Deutsche Bahn now offers Berlin to Munich service in less than four hours
Posted: 14 December 2017 | Global Railway Review | 5 comments
17 million people in Germany will benefit from shorter journey times, new direct services and better connections as Deutsche Bahn (DB) expects its market share on this route to double, reaching a figure of 40 per cent…
Germany’s most modern railway line between Berlin and Munich was inaugurated in Berlin with two special trains. The 500km new-build route from Erfurt to Ebensfeld, which began in 1991, completes the final gap in the German Unification Traffic Projects. From 10 December 2017, 35 ICE trains will run daily on the new line.
“The largest of all German Unification Traffic Projects has now gone into operation,” commented Federal Minister Christian Schmidt. “High-performance infrastructure in all parts of Germany is an essential requirement for the unity of our country. A major and final step has now been accomplished in rail transport. The German Unification Traffic Projects integrate our country, creating new and in-depth human and economic relations.”
45 stations throughout Germany can now be reached directly by ICE via the new high-speed line. Richard Lutz, CEO and Chairman of the Management Board of Deutsche Bahn, labelled the inauguration of the new high-speed line as a milestone: “This superlative railway line has helped Germany to grow closer together. In future, Berlin and Munich will be linked in the record travel time of less than four hours, from city centre to city centre. This service is sure to encourage more people than ever before to travel by rail.”
As the new rail hub in central Germany, Erfurt now offers fast connections in all four directions, with long-distance trains departing every hour. These services have been timed to optimise the connections to regional services so that more distant regions will also benefit from the advantages of the new line.
The Federal Government provided €10 billion to help fund the project. ICE Sprinter trains now travel on both these new-build lines at speeds of 300km/h compared to the limit of 200km/h set in 2006 and 17 million people will experience the benefits from shorter journey times, new direct services and better connections. DB expects its market share on this route to double, reaching a figure of 40 per cent. The new service campaign is part of the quality programme entitled “The Future of Rail Operations in Germany”, with which DB intends to make rail travel more comfortable and dependable.
Digitalisation, High-Speed Rail, Infrastructure Developments, Passenger Experience/Satisfaction, Route Development, Station Developments, Track Construction
This project shows a major deficiency of the German high speed network: It is actually not a network. Several stretches of new lines are linked with old slow lines; therefore travel times are usually not too exciting. Add to this the disputes when planning new lines – I can understand environmental issues in a densely populated country, but much worse is the lobbying of local interests. This has led e.g. to the Hanover – Würzburg line making a detour via Göttingen; the Stuttgart – Ulm line will make a detour to the regional airport (not much of a detour, but adding hugely to the cost for very little benefit), and while I don’t know the political history of Munich – Berlin, it looks to me that Erfurt had the best connections to the central government. The new line surely makes a huge difference to the region, but this improvement for one region often goes to the detriment of other regions, and it will be impossible to connect every little region by high-speed rail. In this situation, I often feel it would be better to spend the billions, which go into building new lines, on improving existing lines. The present planning (or absence of it) reminds a little of the situation 150 years ago, where local rulers often insisted on railway lines staying in their principality.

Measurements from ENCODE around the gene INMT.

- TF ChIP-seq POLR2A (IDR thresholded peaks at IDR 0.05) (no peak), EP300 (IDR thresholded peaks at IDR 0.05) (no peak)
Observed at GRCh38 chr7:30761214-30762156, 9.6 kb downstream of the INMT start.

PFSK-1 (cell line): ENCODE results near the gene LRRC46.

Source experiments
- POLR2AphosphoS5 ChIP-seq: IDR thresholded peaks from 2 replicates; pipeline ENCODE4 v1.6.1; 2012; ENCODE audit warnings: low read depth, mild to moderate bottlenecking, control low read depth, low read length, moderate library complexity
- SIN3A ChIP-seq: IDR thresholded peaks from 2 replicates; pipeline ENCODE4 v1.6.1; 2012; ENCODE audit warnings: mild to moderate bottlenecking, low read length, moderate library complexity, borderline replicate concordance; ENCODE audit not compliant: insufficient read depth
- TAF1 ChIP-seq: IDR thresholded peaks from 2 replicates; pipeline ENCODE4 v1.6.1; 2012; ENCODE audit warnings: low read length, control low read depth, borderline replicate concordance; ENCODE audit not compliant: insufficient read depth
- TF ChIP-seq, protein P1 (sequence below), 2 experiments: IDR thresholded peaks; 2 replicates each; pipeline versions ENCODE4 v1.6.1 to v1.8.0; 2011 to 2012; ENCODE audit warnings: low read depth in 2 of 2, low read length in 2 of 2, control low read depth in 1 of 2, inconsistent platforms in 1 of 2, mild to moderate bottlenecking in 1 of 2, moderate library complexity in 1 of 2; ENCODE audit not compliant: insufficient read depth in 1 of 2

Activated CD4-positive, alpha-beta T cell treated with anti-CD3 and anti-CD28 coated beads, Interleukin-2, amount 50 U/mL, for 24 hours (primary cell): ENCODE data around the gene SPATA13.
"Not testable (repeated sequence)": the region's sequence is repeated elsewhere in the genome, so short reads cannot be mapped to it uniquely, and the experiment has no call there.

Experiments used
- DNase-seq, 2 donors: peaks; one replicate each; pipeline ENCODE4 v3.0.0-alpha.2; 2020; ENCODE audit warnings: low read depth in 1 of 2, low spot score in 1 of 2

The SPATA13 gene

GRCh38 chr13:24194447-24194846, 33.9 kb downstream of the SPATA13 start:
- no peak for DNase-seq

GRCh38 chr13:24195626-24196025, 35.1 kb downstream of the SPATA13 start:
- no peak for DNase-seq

Are you sure about those four hours? Driving a typical German car along that route does the trip in less than that. Certainly with a German driver at the wheel. If that is correct it has a whiff of commercial failure hanging around it.
The ‘typical German car’ might make it after 7 in the evening, but not during daytime. Whenever I went on a German motorway recently, I was often happy if I could sustain 100km/h, because they were choked with traffic.
Paris-Strasbourg is also around 500km. Travel Time: 1h46.
What is the big deal?
London to Edinburgh is 400 miles so about the same distance and it currently doing the run in about 4hr 20 (although I remember sub 4hours trips not that long ago) whilst many of the locos are over 40 years old on this route. The Ice trains have an operating speed of 300kmh compared to 200kmh on the east Coast mainline. Frankly I was expecting a new line between Munich and Berlin to reduce the time to under 3 hours, probably even under 2hours 30mins for most services. Then the train gets 95% of all trips on this important route. Surely this is doable with the current rolling stock, so it must be a very low speed line that has just been built on the cheap.